There are also upward pressures within those public services used mainly by older people which are unrelated to ageing. This means that freezing the proportion of GDP spent in these areas, except to account for population ageing, might be considered inadequate to sustain good provision. This is most obviously the case with regard to social care, where meeting today’s levels of need and also introducing a less tightly means-tested funding system requires perhaps £5bn extra in England. The FSR projections also highlight great uncertainty with respect to future spending on healthcare. The report discusses low public service productivity and also whether healthcare is a ‘superior’ good, which society will demand to consume more of as it becomes richer. Other things being equal both these would lead to the share of GDP spent on healthcare rising, which could be a far higher pressure than ageing itself.
It is important, however, to recognise that the ‘downside’ uncertainties regarding healthcare costs do not mean that public spending on health will inevitably rise out of control. Since NHS budgets are set on a one to three year timeframe and are not linked to entitlements, successive parliaments would have total discretion as to how much they wished to spend on health. The OBR’s different scenarios for health spending really relate to uncertainty regarding the quantity and quality of health outcomes that any given level of spending will buy. The upward pressure is more ‘democratic’ than ‘demographic’ – people will not tolerate standards of healthcare falling well below those in other nations. But all countries will face similar constraints on the extent to which their health systems can grow as a share of GDP (above all the USA, despite its partly private healthcare). Levels of GDP devoted to healthcare will presumably need to level-off everywhere, since developed economies are not going to become just giant health systems.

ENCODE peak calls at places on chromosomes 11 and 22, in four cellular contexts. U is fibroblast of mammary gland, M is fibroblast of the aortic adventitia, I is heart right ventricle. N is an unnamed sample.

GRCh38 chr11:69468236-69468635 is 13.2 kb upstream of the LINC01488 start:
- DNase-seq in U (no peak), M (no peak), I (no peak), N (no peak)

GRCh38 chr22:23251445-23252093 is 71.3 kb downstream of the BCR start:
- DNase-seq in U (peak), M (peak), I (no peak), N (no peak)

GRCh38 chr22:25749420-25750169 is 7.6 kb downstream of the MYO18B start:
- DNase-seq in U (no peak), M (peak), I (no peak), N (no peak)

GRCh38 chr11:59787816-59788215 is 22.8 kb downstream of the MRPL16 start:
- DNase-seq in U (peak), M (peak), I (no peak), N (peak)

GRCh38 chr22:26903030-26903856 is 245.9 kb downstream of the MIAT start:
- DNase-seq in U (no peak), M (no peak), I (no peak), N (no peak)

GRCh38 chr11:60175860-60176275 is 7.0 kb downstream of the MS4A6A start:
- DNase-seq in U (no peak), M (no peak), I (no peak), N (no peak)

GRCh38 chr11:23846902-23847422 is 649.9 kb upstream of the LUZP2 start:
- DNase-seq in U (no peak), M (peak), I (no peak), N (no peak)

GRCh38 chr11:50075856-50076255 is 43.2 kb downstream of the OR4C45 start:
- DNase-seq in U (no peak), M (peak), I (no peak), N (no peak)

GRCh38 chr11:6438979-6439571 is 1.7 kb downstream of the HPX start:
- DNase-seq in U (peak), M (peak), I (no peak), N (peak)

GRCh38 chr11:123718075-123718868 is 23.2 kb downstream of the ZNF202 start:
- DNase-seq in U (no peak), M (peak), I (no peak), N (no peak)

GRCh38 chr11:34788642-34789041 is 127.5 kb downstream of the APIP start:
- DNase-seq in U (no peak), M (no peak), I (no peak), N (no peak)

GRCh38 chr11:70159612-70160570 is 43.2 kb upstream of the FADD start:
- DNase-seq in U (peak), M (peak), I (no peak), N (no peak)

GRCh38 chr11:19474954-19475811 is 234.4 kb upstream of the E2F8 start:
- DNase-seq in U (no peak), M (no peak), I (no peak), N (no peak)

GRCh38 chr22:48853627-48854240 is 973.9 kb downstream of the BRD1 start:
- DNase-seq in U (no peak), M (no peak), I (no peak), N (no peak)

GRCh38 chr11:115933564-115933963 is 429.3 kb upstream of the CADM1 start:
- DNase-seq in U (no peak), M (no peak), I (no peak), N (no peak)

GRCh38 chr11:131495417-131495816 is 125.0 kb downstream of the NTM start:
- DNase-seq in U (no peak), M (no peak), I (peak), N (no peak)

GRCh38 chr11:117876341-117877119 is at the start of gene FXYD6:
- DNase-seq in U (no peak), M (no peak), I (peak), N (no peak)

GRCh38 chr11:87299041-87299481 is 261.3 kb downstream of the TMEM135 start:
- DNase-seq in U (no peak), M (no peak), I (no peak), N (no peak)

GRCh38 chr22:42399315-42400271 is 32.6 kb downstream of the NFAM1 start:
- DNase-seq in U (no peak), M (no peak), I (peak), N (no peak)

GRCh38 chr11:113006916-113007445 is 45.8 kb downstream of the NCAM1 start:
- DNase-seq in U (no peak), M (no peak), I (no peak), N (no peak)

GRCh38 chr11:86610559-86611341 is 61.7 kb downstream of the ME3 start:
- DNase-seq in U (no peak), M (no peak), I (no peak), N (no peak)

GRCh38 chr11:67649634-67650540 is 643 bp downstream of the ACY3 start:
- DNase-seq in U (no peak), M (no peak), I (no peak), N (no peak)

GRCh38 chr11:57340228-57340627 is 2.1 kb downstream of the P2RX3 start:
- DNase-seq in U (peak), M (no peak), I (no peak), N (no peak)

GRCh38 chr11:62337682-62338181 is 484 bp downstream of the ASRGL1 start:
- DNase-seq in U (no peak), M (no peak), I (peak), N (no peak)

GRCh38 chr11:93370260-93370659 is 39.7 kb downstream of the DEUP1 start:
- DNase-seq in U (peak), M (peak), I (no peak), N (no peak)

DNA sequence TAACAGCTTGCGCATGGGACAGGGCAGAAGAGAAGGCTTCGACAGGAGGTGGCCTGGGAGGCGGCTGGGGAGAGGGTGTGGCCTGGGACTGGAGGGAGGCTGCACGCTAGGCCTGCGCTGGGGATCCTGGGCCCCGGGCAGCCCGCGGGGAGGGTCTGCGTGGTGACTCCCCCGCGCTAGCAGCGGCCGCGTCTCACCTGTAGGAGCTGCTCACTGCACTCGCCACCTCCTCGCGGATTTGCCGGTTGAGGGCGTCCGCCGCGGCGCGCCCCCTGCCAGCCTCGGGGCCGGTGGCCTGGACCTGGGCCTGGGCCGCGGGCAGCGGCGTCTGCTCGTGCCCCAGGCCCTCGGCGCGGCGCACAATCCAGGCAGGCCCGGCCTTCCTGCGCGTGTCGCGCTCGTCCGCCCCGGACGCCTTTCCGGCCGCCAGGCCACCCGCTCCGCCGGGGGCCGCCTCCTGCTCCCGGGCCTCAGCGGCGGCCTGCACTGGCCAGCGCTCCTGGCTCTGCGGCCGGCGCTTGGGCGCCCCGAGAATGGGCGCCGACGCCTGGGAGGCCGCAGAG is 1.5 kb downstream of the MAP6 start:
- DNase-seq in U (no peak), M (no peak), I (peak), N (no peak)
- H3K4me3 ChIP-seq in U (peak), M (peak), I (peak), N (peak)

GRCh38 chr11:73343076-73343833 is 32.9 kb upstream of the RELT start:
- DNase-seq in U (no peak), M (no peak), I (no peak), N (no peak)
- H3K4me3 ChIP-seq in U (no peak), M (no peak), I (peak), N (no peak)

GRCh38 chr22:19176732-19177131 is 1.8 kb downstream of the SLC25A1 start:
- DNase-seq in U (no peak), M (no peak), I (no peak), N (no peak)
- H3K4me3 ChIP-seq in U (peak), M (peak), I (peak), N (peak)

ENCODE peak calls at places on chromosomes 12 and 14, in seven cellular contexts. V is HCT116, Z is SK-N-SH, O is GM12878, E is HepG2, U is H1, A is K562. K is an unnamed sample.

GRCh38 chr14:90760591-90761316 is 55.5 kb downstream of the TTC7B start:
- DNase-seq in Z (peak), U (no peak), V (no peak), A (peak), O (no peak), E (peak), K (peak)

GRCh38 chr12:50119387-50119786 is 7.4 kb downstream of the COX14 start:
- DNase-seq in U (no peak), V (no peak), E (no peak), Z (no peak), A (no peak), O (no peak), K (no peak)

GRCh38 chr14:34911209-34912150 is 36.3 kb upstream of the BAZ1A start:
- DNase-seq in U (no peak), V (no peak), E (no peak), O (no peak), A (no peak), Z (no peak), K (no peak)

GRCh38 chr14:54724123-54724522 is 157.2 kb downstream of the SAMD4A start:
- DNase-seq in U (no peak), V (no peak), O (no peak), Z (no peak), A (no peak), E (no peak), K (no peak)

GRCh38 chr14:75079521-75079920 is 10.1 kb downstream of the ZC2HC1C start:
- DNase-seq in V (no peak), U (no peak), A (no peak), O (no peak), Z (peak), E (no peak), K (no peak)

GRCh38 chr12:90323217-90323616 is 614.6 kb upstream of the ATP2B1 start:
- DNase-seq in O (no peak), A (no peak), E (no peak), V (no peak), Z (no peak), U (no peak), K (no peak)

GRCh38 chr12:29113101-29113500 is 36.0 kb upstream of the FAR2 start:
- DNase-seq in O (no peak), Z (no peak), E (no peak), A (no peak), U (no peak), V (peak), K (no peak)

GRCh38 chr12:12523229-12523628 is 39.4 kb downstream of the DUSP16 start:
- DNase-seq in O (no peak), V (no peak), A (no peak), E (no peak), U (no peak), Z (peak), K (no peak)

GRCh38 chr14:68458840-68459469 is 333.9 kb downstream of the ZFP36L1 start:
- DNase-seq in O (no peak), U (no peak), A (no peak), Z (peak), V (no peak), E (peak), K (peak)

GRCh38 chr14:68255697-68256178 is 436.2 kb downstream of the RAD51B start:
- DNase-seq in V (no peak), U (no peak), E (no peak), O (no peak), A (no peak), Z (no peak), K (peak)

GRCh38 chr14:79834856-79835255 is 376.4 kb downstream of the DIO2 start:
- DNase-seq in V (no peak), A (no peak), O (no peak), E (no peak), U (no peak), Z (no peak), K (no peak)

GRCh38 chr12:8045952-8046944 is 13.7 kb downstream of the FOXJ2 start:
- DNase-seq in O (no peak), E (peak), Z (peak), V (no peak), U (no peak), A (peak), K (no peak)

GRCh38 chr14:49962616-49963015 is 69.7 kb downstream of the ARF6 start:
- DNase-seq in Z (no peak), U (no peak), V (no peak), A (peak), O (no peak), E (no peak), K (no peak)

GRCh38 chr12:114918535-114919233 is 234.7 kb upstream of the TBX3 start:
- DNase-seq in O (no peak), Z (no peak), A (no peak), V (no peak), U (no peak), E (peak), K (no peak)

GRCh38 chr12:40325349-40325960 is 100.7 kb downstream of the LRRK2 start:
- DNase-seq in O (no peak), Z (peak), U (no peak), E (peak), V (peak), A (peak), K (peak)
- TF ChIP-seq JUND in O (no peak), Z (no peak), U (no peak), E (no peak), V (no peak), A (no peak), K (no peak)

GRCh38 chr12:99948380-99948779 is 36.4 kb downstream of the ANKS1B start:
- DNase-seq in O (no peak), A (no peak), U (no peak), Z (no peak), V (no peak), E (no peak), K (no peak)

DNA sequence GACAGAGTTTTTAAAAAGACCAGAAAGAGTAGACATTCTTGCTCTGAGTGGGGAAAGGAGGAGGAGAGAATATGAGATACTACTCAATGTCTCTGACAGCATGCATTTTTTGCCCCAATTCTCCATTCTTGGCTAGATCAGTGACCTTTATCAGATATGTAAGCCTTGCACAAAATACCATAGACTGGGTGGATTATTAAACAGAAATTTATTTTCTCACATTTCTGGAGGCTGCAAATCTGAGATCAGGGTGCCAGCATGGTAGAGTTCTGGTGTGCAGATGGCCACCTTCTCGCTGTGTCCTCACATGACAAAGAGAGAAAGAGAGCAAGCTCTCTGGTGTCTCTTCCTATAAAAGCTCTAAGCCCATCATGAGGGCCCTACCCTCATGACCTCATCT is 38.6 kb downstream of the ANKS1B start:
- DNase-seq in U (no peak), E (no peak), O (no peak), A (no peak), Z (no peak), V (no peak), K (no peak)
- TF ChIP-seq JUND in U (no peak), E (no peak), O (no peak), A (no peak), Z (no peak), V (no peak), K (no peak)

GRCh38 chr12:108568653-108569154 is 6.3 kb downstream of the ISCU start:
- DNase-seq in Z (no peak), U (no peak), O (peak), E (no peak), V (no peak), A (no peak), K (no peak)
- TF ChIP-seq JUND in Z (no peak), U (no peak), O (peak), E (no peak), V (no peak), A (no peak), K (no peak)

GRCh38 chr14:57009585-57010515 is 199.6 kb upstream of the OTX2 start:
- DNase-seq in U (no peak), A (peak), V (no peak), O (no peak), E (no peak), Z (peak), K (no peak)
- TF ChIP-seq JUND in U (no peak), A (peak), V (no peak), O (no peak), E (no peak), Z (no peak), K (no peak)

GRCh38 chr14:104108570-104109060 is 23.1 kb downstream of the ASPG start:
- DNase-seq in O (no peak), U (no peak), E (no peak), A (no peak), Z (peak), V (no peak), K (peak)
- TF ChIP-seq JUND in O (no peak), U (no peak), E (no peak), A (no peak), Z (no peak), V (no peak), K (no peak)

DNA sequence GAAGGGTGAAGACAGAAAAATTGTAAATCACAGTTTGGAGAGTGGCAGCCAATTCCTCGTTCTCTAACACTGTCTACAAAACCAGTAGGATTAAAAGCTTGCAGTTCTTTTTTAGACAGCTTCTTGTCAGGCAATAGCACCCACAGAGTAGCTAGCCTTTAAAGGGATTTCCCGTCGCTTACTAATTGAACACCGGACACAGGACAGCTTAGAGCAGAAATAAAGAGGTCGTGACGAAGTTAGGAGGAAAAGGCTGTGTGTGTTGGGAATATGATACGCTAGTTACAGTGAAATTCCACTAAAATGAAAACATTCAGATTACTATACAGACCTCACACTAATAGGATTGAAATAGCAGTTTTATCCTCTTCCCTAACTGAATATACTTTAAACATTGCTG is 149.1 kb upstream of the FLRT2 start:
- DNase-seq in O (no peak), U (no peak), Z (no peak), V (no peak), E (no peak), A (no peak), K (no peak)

The second hearing of the Fabian Society’s Commission on Future Spending Choices takes place on Tuesday 11th December.